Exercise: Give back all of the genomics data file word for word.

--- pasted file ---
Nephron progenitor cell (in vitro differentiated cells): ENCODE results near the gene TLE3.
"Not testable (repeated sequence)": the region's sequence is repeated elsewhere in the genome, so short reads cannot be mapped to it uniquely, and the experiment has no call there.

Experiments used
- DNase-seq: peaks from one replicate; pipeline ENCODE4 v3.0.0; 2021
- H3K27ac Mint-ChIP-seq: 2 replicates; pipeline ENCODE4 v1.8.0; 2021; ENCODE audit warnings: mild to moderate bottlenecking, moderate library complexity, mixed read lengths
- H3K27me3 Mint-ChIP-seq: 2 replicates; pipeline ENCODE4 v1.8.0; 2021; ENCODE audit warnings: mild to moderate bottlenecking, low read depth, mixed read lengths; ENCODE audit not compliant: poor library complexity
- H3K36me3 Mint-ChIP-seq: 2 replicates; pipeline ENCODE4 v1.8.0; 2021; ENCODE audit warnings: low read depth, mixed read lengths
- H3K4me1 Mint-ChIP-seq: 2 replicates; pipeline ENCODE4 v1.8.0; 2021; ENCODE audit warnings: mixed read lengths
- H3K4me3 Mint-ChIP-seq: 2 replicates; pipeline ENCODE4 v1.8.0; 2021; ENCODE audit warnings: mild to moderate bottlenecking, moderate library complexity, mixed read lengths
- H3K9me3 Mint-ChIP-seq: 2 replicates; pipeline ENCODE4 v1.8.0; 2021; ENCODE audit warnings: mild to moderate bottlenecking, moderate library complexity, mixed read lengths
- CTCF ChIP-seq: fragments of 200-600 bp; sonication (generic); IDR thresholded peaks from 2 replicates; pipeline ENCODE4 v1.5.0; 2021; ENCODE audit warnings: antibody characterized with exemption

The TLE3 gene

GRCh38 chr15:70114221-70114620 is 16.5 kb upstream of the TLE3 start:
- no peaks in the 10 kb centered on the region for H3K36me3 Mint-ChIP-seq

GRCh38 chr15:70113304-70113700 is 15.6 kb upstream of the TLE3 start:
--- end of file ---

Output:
Nephron progenitor cell (in vitro differentiated cells): ENCODE results near the gene TLE3.
"Not testable (repeated sequence)": the region's sequence is repeated elsewhere in the genome, so short reads cannot be mapped to it uniquely, and the experiment has no call there.

Experiments used
- DNase-seq: peaks from one replicate; pipeline ENCODE4 v3.0.0; 2021
- H3K27ac Mint-ChIP-seq: 2 replicates; pipeline ENCODE4 v1.8.0; 2021; ENCODE audit warnings: mild to moderate bottlenecking, moderate library complexity, mixed read lengths
- H3K27me3 Mint-ChIP-seq: 2 replicates; pipeline ENCODE4 v1.8.0; 2021; ENCODE audit warnings: mild to moderate bottlenecking, low read depth, mixed read lengths; ENCODE audit not compliant: poor library complexity
- H3K36me3 Mint-ChIP-seq: 2 replicates; pipeline ENCODE4 v1.8.0; 2021; ENCODE audit warnings: low read depth, mixed read lengths
- H3K4me1 Mint-ChIP-seq: 2 replicates; pipeline ENCODE4 v1.8.0; 2021; ENCODE audit warnings: mixed read lengths
- H3K4me3 Mint-ChIP-seq: 2 replicates; pipeline ENCODE4 v1.8.0; 2021; ENCODE audit warnings: mild to moderate bottlenecking, moderate library complexity, mixed read lengths
- H3K9me3 Mint-ChIP-seq: 2 replicates; pipeline ENCODE4 v1.8.0; 2021; ENCODE audit warnings: mild to moderate bottlenecking, moderate library complexity, mixed read lengths
- CTCF ChIP-seq: fragments of 200-600 bp; sonication (generic); IDR thresholded peaks from 2 replicates; pipeline ENCODE4 v1.5.0; 2021; ENCODE audit warnings: antibody characterized with exemption

The TLE3 gene

GRCh38 chr15:70114221-70114620 is 16.5 kb upstream of the TLE3 start:
- no peaks in the 10 kb centered on the region for H3K36me3 Mint-ChIP-seq

GRCh38 chr15:70113304-70113700 is 15.6 kb upstream of the TLE3 start: